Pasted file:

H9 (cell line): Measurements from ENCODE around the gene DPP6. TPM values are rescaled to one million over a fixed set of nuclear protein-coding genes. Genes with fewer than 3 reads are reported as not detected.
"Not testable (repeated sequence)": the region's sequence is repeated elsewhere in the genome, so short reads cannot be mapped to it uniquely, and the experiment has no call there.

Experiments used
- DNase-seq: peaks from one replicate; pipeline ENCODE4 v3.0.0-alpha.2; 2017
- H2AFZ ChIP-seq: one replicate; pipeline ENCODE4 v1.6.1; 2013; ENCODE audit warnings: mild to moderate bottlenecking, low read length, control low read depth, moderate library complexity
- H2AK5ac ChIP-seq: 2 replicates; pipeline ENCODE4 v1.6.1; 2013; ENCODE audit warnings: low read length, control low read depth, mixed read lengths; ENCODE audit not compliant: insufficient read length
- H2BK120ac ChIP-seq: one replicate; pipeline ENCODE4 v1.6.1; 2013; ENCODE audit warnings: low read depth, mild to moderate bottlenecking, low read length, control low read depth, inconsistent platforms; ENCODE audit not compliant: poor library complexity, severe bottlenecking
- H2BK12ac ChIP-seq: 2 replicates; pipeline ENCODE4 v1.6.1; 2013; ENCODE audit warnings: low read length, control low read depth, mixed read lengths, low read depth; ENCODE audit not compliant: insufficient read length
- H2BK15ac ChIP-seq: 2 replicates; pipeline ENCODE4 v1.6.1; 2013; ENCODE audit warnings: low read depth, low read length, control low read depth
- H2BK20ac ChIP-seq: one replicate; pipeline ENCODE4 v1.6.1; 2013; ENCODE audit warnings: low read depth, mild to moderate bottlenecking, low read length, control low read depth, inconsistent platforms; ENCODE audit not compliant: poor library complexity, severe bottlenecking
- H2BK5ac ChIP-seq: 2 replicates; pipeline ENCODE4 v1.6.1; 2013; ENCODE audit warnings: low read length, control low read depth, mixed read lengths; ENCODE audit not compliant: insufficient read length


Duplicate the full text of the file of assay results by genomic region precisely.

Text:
H9 (cell line): Measurements from ENCODE around the gene DPP6. TPM values are rescaled to one million over a fixed set of nuclear protein-coding genes. Genes with fewer than 3 reads are reported as not detected.
"Not testable (repeated sequence)": the region's sequence is repeated elsewhere in the genome, so short reads cannot be mapped to it uniquely, and the experiment has no call there.

Experiments used
- DNase-seq: peaks from one replicate; pipeline ENCODE4 v3.0.0-alpha.2; 2017
- H2AFZ ChIP-seq: one replicate; pipeline ENCODE4 v1.6.1; 2013; ENCODE audit warnings: mild to moderate bottlenecking, low read length, control low read depth, moderate library complexity
- H2AK5ac ChIP-seq: 2 replicates; pipeline ENCODE4 v1.6.1; 2013; ENCODE audit warnings: low read length, control low read depth, mixed read lengths; ENCODE audit not compliant: insufficient read length
- H2BK120ac ChIP-seq: one replicate; pipeline ENCODE4 v1.6.1; 2013; ENCODE audit warnings: low read depth, mild to moderate bottlenecking, low read length, control low read depth, inconsistent platforms; ENCODE audit not compliant: poor library complexity, severe bottlenecking
- H2BK12ac ChIP-seq: 2 replicates; pipeline ENCODE4 v1.6.1; 2013; ENCODE audit warnings: low read length, control low read depth, mixed read lengths, low read depth; ENCODE audit not compliant: insufficient read length
- H2BK15ac ChIP-seq: 2 replicates; pipeline ENCODE4 v1.6.1; 2013; ENCODE audit warnings: low read depth, low read length, control low read depth
- H2BK20ac ChIP-seq: one replicate; pipeline ENCODE4 v1.6.1; 2013; ENCODE audit warnings: low read depth, mild to moderate bottlenecking, low read length, control low read depth, inconsistent platforms; ENCODE audit not compliant: poor library complexity, severe bottlenecking
- H2BK5ac ChIP-seq: 2 replicates; pipeline ENCODE4 v1.6.1; 2013; ENCODE audit warnings: low read length, control low read depth, mixed read lengths; ENCODE audit not compliant: insufficient read length